Lee Choon-yun obit

Source: Kwon Youngrak

Lee Choon-yun

Veteran South Korean producer Lee Choon-yun, whose Whispering Corridors horror series helped launch the renaissance of Korean cinema, died last night (May 11) in Seoul of heart failure. 

Born October 21, 1951, Lee was 69 years old.

The local film industry has mobilised to organize his funeral as an “industry funeral” on May 15. In addition to being a prolific producer, Lee was known as a stalwart “elder brother” to the community, fostering careers and spearheaded causes such as the defense of cultural diversity in the Screen Quota movement and of freedom of expression when the Busan International Film Festival (BIFF) was under fire from the Park Geun-hye administration’s blacklisting.

Former BIFF founder and current Gangneung International Film Festival chairman Kim Dong-ho is head of the funeral organising committee, which also includes director Im Kwon-taek, Korean cinema golden age star Shin Young-kyun and a raft of well-known actors, filmmakers and festival organizers such as Bong Joon Ho, Lee Chang-dong, Son Ye-jin, Ha Jung-woo, Jay Choi and Lee Yong-kwan.

Lee Choon-yun’s most recent films included director Zhang Lu’s drama Gyeongju (2014), which screened in the Locarno film festival’s Competition and at Toronto, and The Terror, Live (2013), which was a local box office hit that clocked up more than 5.5 million admissions and sold to multiple territories including North America and Japan.

The Whispering Corridors high school horror series launched a raft of prominent actresses’ careers, including that of Kim Ok-vin, who went on to star in Park Chan-wook’s Thirst and Jung Byung-gil’s The Villainess, both of which screened in Cannes, the former picking up the jury prize in 2009.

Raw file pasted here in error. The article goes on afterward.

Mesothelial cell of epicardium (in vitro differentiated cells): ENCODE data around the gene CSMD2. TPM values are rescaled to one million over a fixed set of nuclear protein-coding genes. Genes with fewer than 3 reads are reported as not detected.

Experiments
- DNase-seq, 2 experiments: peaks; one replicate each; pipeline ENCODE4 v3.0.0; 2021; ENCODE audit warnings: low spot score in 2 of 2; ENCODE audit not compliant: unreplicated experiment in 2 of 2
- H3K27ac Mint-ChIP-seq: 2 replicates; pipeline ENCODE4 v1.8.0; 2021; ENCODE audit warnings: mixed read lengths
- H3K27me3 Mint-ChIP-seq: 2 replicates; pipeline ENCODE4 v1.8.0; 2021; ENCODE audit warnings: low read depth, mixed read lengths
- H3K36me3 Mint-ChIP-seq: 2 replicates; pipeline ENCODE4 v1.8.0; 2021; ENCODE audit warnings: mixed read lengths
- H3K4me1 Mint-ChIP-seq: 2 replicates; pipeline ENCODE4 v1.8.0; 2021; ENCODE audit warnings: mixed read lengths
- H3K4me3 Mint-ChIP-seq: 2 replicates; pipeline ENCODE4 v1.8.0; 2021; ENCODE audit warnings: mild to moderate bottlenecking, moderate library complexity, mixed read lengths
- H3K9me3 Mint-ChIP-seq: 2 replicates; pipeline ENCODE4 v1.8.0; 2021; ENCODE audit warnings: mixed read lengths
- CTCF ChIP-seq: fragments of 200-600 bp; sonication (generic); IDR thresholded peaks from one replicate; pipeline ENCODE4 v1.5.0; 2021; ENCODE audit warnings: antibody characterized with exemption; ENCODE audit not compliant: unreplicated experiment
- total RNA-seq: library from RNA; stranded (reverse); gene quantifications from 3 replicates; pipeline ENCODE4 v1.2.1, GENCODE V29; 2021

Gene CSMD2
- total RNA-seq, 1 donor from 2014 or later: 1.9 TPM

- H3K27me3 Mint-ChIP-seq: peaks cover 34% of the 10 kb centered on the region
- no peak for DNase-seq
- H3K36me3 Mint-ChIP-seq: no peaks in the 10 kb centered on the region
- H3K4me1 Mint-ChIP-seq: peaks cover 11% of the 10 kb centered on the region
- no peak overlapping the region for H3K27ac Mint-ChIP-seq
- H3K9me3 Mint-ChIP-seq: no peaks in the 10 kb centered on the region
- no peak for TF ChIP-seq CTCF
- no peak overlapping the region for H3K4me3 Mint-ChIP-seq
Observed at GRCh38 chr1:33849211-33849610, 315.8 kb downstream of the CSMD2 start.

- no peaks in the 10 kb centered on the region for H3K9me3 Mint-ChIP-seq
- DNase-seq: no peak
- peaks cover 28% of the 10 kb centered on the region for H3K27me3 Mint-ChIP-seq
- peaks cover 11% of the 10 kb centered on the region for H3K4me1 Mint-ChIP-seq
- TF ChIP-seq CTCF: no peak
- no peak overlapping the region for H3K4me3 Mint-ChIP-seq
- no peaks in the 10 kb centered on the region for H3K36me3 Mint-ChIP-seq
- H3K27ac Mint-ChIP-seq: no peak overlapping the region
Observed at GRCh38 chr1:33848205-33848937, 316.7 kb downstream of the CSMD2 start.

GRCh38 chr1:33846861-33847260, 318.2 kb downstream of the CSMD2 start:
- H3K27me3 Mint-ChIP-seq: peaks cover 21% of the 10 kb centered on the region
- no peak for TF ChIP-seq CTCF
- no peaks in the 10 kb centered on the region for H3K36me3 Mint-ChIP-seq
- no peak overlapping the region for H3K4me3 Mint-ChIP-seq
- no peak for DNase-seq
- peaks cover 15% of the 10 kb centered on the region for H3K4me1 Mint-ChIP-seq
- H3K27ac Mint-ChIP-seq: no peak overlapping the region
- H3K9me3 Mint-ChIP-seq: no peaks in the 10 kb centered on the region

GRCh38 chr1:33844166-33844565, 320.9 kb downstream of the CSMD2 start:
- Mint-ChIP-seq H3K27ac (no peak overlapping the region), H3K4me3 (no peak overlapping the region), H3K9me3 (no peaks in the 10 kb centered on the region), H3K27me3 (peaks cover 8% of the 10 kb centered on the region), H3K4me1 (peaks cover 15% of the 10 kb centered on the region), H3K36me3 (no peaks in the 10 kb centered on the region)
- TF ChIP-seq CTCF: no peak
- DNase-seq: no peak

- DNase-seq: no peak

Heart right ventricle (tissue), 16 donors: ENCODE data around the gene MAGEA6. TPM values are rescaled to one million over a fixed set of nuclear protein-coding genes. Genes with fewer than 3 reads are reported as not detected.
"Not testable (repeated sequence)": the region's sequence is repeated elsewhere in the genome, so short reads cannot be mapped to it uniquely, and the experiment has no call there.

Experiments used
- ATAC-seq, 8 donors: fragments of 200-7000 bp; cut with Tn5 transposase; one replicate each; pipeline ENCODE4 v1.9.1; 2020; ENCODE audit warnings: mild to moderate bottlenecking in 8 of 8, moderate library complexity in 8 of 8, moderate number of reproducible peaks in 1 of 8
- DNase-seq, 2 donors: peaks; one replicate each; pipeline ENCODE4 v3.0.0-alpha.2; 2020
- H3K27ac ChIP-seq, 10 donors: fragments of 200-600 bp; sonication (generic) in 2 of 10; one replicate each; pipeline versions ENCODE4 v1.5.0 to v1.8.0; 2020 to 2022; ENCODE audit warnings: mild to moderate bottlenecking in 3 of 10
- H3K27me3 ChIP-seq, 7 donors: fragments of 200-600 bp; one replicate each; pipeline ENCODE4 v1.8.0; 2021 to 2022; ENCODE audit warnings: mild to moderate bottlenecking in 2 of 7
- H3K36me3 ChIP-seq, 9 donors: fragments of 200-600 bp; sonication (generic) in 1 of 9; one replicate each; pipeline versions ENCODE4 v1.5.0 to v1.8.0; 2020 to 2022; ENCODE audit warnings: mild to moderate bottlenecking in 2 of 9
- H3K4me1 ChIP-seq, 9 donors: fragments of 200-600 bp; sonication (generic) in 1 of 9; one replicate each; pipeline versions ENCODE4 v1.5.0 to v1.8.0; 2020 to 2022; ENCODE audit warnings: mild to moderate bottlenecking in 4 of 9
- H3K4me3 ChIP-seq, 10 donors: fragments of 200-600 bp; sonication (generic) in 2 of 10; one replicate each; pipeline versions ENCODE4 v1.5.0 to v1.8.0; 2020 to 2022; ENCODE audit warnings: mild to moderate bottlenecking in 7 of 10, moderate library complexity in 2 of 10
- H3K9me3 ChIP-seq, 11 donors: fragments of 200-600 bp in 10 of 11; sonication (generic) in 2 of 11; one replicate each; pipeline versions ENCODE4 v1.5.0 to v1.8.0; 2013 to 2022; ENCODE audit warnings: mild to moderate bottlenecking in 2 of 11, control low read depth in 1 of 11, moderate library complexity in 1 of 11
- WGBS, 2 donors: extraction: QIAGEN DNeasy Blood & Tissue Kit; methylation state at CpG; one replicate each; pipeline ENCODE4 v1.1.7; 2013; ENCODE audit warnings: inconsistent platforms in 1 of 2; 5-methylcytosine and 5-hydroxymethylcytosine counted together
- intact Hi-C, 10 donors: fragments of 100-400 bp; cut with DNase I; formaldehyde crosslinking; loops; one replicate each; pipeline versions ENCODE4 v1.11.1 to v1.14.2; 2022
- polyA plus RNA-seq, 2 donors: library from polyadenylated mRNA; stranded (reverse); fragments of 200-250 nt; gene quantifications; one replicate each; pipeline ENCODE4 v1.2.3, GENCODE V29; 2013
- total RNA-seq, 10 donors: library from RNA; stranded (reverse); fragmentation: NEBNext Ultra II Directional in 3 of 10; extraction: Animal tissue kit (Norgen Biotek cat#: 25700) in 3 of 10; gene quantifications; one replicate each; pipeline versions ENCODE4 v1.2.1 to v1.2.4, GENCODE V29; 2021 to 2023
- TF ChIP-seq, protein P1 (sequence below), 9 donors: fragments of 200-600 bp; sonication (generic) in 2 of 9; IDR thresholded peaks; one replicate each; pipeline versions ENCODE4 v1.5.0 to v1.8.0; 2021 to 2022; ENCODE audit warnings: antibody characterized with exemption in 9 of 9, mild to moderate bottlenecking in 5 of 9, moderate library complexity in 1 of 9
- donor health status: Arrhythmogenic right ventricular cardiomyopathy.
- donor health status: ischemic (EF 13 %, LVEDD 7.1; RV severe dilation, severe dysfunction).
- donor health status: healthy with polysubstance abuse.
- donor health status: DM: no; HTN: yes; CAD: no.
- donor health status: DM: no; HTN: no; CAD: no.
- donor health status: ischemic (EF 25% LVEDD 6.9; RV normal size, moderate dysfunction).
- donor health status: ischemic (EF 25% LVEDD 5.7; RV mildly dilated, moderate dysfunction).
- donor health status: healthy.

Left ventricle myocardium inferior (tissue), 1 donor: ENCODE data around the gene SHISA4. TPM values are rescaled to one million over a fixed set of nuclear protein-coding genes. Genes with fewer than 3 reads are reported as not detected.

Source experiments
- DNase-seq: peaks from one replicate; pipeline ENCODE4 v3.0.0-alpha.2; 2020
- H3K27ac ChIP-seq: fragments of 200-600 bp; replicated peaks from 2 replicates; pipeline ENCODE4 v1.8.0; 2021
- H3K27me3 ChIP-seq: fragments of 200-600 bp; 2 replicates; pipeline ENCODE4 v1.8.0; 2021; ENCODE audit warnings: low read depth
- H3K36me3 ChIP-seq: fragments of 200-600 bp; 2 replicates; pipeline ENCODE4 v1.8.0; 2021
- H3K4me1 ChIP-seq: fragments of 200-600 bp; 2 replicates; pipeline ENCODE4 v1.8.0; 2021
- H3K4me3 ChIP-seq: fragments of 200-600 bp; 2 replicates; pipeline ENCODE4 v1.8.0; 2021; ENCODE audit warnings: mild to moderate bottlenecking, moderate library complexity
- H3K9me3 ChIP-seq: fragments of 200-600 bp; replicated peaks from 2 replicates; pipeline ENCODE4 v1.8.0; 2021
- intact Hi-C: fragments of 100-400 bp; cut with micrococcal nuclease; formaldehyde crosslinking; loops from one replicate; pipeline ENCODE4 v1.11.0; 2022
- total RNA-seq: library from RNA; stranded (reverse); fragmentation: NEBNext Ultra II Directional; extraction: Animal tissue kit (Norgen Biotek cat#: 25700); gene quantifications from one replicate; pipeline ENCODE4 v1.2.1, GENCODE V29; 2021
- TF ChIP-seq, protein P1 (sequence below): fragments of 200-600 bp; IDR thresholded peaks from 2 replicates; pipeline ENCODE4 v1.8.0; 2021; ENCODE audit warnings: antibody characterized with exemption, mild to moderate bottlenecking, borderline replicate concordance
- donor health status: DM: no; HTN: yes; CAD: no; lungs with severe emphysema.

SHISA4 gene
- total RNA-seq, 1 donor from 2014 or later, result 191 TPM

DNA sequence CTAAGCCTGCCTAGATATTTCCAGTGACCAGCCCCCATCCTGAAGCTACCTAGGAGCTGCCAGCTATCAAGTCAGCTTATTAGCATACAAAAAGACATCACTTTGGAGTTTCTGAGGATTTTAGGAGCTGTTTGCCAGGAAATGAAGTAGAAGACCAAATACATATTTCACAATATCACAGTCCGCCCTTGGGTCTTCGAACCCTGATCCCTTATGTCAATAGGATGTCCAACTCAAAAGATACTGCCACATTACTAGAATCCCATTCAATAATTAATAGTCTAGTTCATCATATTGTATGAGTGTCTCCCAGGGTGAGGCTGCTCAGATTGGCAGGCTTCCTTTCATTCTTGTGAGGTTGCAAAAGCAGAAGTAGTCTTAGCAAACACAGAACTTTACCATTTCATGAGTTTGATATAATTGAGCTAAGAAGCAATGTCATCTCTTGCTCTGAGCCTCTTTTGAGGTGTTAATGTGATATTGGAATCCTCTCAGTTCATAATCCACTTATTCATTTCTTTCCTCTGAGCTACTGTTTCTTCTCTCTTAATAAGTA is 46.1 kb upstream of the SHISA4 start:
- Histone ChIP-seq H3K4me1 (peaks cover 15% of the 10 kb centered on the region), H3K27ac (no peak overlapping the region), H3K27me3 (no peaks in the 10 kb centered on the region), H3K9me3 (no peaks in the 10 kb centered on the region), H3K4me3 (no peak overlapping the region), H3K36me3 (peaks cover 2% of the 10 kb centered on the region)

Lee also produced one of Park’s early films, Trio (1997), as well as investing in films such as Art Museum By The Zoo (1998) and making cameo appearances in films such as Chung Ji-young’s Unbowed (2012), starring Ahn-Sung-ki.

“Lee Choon-yun made diverse films that contributed to the rise of what we call the renaissance of Korean cinema in the early 2000s,” said Kim Young-jin, chairperson of the Korean Film Council (KOFIC) and member of the funeral committee, speaking to Screen. “He was considerably influential to many film industry people as someone with seniority and whenever there was an issue or agenda that the industry needed to attend to, he played the role of a magnet at the very center of things – for instance, he was a leader in the Screen Quota movement and was instrumental in the formation and running of all sorts of film festivals.

“He was someone who positively influenced his seniors and juniors all around,” Kim added. “He was originally a man of the theatre, but he had a significant affection for cinema and made many bold films while running a production company for a very long time, making many significant contributions to the film industry.”

Lee was also on the BIFF board since 2016 in addition to being an intermittent advisor to the festival since 1997.